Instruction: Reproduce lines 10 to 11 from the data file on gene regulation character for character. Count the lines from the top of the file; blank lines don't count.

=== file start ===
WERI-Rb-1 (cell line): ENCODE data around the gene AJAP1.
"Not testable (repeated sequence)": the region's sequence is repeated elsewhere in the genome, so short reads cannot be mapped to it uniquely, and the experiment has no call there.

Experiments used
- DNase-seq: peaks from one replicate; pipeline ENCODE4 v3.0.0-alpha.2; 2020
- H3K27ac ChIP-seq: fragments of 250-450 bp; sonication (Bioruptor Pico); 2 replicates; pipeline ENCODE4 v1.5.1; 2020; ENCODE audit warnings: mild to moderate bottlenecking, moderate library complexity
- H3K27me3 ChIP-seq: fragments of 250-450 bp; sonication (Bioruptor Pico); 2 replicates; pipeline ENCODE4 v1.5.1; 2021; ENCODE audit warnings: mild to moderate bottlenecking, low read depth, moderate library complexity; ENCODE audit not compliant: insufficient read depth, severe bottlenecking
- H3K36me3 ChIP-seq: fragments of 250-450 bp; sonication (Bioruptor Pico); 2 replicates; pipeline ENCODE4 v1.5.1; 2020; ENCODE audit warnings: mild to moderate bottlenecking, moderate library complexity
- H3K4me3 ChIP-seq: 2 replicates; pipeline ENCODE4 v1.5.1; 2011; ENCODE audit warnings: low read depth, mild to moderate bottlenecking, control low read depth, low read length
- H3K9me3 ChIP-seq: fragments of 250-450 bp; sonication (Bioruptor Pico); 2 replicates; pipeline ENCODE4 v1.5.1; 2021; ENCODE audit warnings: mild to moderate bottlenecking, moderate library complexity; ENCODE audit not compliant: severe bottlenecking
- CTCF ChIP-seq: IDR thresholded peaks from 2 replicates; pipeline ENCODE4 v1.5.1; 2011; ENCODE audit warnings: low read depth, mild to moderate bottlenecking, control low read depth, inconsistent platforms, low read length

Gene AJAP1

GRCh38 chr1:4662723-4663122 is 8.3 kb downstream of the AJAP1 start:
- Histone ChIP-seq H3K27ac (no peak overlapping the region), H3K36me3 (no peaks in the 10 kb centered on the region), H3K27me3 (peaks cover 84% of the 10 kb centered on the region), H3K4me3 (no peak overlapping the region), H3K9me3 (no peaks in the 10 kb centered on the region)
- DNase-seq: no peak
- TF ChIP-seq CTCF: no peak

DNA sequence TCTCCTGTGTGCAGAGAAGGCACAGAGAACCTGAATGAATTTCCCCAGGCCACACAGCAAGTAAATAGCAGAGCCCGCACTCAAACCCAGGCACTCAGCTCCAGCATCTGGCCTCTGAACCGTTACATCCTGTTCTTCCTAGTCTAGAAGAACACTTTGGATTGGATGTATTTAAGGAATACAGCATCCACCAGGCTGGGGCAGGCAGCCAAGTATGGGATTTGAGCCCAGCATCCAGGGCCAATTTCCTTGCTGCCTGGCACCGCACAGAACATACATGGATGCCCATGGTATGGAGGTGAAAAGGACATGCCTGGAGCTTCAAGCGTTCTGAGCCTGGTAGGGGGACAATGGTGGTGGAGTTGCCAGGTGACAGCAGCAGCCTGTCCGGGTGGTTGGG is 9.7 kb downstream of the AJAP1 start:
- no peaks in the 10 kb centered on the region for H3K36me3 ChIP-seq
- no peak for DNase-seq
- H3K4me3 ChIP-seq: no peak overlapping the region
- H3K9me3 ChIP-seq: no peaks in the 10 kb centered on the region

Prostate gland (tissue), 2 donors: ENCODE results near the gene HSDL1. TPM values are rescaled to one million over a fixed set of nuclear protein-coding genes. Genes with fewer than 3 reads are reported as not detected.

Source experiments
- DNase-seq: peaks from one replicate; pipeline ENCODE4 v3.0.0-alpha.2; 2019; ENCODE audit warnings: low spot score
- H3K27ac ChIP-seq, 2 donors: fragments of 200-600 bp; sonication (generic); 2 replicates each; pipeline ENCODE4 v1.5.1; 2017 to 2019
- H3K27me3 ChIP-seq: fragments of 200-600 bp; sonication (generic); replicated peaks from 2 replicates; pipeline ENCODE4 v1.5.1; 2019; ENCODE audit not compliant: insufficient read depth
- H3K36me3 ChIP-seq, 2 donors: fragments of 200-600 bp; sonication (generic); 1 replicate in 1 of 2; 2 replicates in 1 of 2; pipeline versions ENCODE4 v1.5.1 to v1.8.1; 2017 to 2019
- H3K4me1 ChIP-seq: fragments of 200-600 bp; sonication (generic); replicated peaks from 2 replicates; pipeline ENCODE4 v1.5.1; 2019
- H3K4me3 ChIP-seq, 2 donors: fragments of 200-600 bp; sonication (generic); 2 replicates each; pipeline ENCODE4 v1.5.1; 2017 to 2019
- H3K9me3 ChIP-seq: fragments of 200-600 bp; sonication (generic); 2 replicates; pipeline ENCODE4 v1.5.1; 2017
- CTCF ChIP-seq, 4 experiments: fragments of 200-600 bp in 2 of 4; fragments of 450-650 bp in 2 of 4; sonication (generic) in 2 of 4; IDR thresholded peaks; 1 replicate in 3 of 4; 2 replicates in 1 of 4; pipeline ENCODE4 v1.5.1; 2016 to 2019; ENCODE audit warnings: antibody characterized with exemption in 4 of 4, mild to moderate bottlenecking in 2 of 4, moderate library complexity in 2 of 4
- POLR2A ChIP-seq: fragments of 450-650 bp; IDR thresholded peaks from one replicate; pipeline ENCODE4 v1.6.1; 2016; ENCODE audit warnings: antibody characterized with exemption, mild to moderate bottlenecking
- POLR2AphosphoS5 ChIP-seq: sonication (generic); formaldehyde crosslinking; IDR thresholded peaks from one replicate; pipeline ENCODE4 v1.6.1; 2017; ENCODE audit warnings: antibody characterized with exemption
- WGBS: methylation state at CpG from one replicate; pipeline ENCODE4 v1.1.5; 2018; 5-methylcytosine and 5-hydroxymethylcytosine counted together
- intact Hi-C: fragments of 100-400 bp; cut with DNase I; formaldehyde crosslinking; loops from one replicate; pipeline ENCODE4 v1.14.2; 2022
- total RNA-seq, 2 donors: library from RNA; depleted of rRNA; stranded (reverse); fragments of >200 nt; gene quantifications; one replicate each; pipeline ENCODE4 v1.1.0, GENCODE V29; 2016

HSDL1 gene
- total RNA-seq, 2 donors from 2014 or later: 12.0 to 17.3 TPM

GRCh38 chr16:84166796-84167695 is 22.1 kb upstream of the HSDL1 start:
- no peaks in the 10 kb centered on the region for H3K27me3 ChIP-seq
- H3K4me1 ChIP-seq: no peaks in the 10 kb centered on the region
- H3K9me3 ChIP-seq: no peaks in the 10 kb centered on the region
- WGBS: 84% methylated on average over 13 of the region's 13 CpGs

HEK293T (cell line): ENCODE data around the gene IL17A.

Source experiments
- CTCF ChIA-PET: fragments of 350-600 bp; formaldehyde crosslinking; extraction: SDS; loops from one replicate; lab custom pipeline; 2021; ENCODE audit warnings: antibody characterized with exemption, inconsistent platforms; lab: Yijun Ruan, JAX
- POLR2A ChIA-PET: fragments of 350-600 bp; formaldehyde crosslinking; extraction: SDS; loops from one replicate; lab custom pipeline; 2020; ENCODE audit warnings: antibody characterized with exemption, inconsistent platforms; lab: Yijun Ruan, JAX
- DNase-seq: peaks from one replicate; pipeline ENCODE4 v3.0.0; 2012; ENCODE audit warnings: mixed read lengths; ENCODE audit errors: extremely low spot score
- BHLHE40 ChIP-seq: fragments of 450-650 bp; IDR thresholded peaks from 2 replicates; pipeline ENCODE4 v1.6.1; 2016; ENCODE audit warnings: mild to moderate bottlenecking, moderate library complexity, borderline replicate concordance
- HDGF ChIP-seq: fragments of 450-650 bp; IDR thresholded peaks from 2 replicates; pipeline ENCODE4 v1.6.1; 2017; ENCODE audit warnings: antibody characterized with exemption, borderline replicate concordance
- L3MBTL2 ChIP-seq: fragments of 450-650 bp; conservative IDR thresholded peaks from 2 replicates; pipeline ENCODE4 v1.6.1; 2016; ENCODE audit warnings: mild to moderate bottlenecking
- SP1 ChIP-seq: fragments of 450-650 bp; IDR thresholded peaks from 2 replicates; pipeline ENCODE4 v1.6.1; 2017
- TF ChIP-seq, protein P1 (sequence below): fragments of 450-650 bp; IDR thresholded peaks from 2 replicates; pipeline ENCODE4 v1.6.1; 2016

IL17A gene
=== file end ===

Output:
- CTCF ChIP-seq: IDR thresholded peaks from 2 replicates; pipeline ENCODE4 v1.5.1; 2011; ENCODE audit warnings: low read depth, mild to moderate bottlenecking, control low read depth, inconsistent platforms, low read length

Gene AJAP1